The Home Office has responded to our enquiries by saying that they are taking active steps to ensure those eligible can access the rights to which they are entitled as a result of this aspect of the judgment. The Home Office will be updating us on the details.
We are continuing to seek further information on this aspect of the plans. Further updates will be provided as our assessment progresses.
The Home Office has also made further changes to the EUSS. These are set out in the recent statement of changes to the immigration rules.
In line with our current approach to new key legislation which relates to rights under the Agreements, we will be preparing a legislation monitoring report outlining any concerns we have with the rules. The IMA are currently in discussions with the Home Office around the details of the report. We hope to be in a position to publish a report in the near future.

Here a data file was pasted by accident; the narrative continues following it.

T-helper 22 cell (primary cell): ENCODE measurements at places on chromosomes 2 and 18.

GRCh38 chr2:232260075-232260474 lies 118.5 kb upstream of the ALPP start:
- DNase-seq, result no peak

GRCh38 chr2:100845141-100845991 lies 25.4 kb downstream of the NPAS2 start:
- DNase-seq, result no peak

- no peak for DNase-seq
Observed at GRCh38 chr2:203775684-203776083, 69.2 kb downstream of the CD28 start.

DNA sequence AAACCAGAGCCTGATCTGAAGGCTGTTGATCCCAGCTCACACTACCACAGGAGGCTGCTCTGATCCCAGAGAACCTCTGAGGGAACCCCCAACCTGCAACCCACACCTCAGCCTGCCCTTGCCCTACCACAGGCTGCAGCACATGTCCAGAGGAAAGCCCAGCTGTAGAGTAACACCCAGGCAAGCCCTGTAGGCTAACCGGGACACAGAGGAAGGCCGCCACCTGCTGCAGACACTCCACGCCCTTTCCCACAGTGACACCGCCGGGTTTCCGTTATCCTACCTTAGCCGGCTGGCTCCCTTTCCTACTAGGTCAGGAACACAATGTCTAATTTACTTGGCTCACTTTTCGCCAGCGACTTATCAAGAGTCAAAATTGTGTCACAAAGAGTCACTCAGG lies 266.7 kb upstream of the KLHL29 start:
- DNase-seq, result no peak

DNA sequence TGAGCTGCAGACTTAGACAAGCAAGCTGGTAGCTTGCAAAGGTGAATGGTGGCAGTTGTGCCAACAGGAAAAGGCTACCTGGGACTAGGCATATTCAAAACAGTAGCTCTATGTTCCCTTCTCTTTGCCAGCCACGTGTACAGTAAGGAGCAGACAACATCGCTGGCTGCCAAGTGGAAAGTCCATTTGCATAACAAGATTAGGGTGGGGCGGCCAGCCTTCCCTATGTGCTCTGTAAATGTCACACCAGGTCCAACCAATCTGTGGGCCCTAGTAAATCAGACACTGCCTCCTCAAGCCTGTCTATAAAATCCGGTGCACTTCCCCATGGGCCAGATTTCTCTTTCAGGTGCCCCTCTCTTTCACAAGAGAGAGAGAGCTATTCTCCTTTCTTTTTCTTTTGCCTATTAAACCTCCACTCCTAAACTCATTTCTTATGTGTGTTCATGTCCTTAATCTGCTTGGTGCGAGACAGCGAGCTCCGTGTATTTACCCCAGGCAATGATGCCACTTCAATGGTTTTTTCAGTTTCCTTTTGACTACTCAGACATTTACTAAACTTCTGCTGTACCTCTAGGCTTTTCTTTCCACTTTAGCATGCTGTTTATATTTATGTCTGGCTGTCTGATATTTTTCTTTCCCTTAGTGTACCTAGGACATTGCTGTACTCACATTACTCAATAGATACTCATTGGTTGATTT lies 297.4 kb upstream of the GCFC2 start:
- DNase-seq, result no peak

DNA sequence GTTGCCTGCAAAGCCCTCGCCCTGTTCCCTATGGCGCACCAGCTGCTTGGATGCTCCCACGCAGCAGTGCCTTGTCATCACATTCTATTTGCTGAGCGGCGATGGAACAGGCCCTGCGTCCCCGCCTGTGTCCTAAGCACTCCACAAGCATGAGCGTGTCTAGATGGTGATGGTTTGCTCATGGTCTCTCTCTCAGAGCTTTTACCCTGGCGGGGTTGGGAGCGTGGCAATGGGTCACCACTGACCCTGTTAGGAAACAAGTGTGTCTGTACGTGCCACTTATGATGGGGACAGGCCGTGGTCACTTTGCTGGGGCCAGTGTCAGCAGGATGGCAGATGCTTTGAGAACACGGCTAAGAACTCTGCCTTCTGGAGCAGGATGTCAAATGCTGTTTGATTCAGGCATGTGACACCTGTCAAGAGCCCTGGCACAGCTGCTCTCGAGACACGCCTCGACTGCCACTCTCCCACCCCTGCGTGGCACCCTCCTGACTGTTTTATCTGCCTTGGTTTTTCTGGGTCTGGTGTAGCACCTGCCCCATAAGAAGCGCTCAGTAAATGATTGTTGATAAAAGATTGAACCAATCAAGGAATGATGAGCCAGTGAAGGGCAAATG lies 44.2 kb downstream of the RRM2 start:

While we continue to assess the changes to the rules, below is a brief summary of the main aspects of the proposals.
We continue to seek further information regarding the detail of how these proposals will operate in practice and the full implications for citizens.
The Agreements provide that the UK may assess all the circumstances and reasons for missing the deadline to apply to EUSS of 30 June 2021 and to only allow applications if there are reasonable grounds for the failure to make their application by 30 June 2021.
The Home Office has amended the rules that govern the EUSS (Appendix EU to the Immigration Rules) to provide that where no such reasonable grounds exist, the application will be deemed invalid and rejected.
Details of what the Home Office considers to be reasonable grounds have now been set out in revised guidance. More information about this can be accessed here.